Cal (Hannibal’s Hugh Dancy) is heading the group while the Leader secludes himself in Peru, translating the final three Rungs of Meyerism. He is anxious to raise the Meyerists’ profile and a board meeting suggests that they have apocalyptic beliefs. More than that, we don’t know. But he’s by far the most intriguing character in this pilot episode. Cal has a charm about him, so much so that drug addict Mary knocks on his door one evening and proceeds to disrobe in front of him. Without falling into temptation, Cal finds out from Mary why she acts the way she does: her father sold her to other men as a sexual plaything. He then takes it upon himself to exact a brutal revenge for Mary, who looks on approvingly as he beats the living shit out of her father. Cal’s innate violence is at odds with the feelings he still holds for Sarah, who chose Eddie over Cal to be her spouse. (I don’t think they’re married in the strictly legal sense, despite having two kids and wearing similar rings.) He’s the Steve Jobs of Meyerism, giving a passionate motivational speech on Plato’s The Cave that brings “energy and light” to the devoted attendees (apart from Eddie, who doesn’t appear convinced at all).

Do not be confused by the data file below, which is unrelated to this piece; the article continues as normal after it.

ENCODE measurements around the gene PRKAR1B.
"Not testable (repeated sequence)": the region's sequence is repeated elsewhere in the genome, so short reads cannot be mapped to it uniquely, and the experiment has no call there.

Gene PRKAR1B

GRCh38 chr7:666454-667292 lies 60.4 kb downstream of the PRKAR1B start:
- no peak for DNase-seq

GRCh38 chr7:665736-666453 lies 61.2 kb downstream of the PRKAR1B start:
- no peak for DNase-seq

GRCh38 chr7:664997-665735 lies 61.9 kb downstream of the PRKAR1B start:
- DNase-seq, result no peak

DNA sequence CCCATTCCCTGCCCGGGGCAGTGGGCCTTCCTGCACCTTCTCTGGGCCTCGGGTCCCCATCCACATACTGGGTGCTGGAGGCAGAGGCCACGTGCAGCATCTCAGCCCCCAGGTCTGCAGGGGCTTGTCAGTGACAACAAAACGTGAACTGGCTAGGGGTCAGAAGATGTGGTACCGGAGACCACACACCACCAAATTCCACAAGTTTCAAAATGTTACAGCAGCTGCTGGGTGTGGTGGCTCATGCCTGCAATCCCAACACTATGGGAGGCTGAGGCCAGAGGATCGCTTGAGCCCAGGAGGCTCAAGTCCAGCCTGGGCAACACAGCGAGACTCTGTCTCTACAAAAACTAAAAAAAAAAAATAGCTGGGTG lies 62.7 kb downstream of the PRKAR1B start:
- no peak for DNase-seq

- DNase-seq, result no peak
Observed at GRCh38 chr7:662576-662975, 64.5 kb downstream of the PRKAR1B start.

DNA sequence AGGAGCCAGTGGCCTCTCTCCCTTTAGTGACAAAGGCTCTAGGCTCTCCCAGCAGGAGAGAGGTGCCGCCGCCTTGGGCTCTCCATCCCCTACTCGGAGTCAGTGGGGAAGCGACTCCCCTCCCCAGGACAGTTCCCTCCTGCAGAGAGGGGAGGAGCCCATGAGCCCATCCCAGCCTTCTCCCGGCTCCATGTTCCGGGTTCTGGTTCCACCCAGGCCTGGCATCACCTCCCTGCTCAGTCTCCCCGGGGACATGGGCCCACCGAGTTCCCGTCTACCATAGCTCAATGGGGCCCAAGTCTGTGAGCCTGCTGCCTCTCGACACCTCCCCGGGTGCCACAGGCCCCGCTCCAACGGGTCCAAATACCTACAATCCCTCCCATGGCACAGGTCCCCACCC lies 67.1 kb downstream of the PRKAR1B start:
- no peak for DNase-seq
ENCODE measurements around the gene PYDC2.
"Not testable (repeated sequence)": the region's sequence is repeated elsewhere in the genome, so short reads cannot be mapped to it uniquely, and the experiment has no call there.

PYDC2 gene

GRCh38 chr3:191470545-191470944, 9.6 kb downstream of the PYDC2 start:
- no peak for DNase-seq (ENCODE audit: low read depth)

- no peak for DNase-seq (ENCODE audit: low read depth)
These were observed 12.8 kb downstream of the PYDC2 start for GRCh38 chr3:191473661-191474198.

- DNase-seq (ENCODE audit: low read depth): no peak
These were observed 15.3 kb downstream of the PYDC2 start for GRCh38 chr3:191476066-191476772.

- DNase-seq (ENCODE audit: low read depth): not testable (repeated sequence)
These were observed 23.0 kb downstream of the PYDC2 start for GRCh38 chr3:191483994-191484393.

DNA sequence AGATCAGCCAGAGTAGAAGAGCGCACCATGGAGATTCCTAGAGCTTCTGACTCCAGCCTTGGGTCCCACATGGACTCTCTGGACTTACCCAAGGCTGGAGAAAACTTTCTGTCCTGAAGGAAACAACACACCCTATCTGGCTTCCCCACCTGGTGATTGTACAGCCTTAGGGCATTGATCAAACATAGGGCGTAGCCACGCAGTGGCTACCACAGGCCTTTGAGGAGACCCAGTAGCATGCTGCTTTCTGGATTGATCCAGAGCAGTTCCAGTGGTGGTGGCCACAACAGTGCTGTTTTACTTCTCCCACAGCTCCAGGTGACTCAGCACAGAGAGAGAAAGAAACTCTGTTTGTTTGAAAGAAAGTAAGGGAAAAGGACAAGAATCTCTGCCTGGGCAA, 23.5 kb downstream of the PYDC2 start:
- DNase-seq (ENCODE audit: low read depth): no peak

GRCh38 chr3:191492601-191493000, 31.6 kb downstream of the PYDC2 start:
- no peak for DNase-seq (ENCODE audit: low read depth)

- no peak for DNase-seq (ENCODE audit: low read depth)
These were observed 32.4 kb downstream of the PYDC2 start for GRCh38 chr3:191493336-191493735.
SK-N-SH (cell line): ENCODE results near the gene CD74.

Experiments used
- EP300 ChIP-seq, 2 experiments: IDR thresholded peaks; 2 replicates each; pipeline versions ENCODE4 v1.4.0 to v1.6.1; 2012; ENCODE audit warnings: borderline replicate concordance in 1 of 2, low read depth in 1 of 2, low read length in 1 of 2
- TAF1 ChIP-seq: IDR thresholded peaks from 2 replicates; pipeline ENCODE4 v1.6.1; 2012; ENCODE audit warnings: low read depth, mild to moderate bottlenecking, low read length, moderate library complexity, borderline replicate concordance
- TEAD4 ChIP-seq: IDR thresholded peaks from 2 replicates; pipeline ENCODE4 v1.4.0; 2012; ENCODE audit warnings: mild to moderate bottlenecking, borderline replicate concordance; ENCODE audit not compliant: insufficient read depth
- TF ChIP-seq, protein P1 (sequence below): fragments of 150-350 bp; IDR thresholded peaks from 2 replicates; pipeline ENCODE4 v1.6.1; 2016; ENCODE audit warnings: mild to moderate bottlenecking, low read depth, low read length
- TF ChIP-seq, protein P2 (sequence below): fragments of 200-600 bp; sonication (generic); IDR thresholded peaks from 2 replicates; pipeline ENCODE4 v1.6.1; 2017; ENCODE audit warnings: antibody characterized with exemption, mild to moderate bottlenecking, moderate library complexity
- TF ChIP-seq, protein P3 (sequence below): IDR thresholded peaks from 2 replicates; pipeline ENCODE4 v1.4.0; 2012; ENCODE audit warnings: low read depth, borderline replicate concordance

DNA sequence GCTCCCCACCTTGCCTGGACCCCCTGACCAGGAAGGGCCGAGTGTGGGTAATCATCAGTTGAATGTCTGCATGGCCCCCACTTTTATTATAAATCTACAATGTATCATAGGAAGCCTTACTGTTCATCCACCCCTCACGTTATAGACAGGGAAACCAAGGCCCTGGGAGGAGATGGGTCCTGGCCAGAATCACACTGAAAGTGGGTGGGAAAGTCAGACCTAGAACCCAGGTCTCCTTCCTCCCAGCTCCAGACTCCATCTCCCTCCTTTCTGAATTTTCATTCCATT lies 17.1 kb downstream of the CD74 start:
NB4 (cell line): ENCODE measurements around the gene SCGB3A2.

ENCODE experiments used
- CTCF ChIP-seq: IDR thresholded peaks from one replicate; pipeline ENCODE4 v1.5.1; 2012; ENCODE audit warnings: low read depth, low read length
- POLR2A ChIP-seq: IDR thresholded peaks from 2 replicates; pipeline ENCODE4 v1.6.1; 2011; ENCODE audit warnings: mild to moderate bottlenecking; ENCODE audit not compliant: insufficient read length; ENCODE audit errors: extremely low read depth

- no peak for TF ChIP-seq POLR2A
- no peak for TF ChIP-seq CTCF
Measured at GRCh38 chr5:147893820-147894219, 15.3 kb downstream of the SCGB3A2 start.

There are many elements at play here in What The Fire Throws. Not only is there a family dynamic at the centre of the drama, but there is a quasi-supernatural undercurrent that pervades Meyerism. There is no doubt that it’s all a con, that none of it is real, but a good bulk of the characters believe otherwise. The main thrust of The Path should be, I hope, what happens when people’s beliefs shatter all around them. And what will those in charge do to maintain the status quo? It will be interesting to find out.